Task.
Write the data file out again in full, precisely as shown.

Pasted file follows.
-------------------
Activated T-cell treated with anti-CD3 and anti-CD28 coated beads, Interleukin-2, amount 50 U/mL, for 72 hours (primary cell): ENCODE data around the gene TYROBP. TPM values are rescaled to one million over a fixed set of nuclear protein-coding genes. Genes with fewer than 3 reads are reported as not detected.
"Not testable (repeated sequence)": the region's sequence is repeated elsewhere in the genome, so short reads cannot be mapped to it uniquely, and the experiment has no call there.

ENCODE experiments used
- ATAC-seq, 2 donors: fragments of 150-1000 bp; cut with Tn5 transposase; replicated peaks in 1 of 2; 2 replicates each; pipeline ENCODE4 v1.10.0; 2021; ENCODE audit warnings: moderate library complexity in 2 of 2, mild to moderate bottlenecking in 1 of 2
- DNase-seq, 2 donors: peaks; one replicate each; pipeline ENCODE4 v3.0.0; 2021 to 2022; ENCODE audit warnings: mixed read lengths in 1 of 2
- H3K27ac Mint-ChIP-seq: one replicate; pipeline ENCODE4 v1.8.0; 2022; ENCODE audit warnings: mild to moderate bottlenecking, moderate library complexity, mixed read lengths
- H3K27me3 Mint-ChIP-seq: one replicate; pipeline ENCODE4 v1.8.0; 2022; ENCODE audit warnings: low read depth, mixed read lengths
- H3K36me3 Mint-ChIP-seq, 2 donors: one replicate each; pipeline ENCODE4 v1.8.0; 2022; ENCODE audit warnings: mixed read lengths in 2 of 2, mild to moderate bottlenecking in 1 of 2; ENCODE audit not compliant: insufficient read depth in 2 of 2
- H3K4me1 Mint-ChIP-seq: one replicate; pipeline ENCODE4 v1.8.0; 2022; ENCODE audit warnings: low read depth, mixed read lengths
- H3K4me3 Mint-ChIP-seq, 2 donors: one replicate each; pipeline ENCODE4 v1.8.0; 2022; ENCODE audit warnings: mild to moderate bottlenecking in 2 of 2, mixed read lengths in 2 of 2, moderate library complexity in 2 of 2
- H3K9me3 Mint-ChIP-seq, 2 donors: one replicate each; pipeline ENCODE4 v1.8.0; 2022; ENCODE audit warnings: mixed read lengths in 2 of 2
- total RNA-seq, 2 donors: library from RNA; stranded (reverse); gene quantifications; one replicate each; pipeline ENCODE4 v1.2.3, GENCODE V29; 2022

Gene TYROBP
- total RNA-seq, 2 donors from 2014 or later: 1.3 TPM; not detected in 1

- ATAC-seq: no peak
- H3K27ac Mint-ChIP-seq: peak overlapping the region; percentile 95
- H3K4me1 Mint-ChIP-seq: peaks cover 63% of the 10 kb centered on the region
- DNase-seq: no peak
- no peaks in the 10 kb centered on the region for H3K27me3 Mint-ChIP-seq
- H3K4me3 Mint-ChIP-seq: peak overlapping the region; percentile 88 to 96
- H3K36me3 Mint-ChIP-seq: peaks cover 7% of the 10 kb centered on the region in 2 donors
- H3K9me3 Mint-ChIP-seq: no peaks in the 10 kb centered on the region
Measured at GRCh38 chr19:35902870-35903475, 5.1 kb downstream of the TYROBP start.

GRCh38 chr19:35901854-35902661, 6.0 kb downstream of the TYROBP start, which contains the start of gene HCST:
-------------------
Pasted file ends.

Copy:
Activated T-cell treated with anti-CD3 and anti-CD28 coated beads, Interleukin-2, amount 50 U/mL, for 72 hours (primary cell): ENCODE data around the gene TYROBP. TPM values are rescaled to one million over a fixed set of nuclear protein-coding genes. Genes with fewer than 3 reads are reported as not detected.
"Not testable (repeated sequence)": the region's sequence is repeated elsewhere in the genome, so short reads cannot be mapped to it uniquely, and the experiment has no call there.

ENCODE experiments used
- ATAC-seq, 2 donors: fragments of 150-1000 bp; cut with Tn5 transposase; replicated peaks in 1 of 2; 2 replicates each; pipeline ENCODE4 v1.10.0; 2021; ENCODE audit warnings: moderate library complexity in 2 of 2, mild to moderate bottlenecking in 1 of 2
- DNase-seq, 2 donors: peaks; one replicate each; pipeline ENCODE4 v3.0.0; 2021 to 2022; ENCODE audit warnings: mixed read lengths in 1 of 2
- H3K27ac Mint-ChIP-seq: one replicate; pipeline ENCODE4 v1.8.0; 2022; ENCODE audit warnings: mild to moderate bottlenecking, moderate library complexity, mixed read lengths
- H3K27me3 Mint-ChIP-seq: one replicate; pipeline ENCODE4 v1.8.0; 2022; ENCODE audit warnings: low read depth, mixed read lengths
- H3K36me3 Mint-ChIP-seq, 2 donors: one replicate each; pipeline ENCODE4 v1.8.0; 2022; ENCODE audit warnings: mixed read lengths in 2 of 2, mild to moderate bottlenecking in 1 of 2; ENCODE audit not compliant: insufficient read depth in 2 of 2
- H3K4me1 Mint-ChIP-seq: one replicate; pipeline ENCODE4 v1.8.0; 2022; ENCODE audit warnings: low read depth, mixed read lengths
- H3K4me3 Mint-ChIP-seq, 2 donors: one replicate each; pipeline ENCODE4 v1.8.0; 2022; ENCODE audit warnings: mild to moderate bottlenecking in 2 of 2, mixed read lengths in 2 of 2, moderate library complexity in 2 of 2
- H3K9me3 Mint-ChIP-seq, 2 donors: one replicate each; pipeline ENCODE4 v1.8.0; 2022; ENCODE audit warnings: mixed read lengths in 2 of 2
- total RNA-seq, 2 donors: library from RNA; stranded (reverse); gene quantifications; one replicate each; pipeline ENCODE4 v1.2.3, GENCODE V29; 2022

Gene TYROBP
- total RNA-seq, 2 donors from 2014 or later: 1.3 TPM; not detected in 1

- ATAC-seq: no peak
- H3K27ac Mint-ChIP-seq: peak overlapping the region; percentile 95
- H3K4me1 Mint-ChIP-seq: peaks cover 63% of the 10 kb centered on the region
- DNase-seq: no peak
- no peaks in the 10 kb centered on the region for H3K27me3 Mint-ChIP-seq
- H3K4me3 Mint-ChIP-seq: peak overlapping the region; percentile 88 to 96
- H3K36me3 Mint-ChIP-seq: peaks cover 7% of the 10 kb centered on the region in 2 donors
- H3K9me3 Mint-ChIP-seq: no peaks in the 10 kb centered on the region
Measured at GRCh38 chr19:35902870-35903475, 5.1 kb downstream of the TYROBP start.

GRCh38 chr19:35901854-35902661, 6.0 kb downstream of the TYROBP start, which contains the start of gene HCST: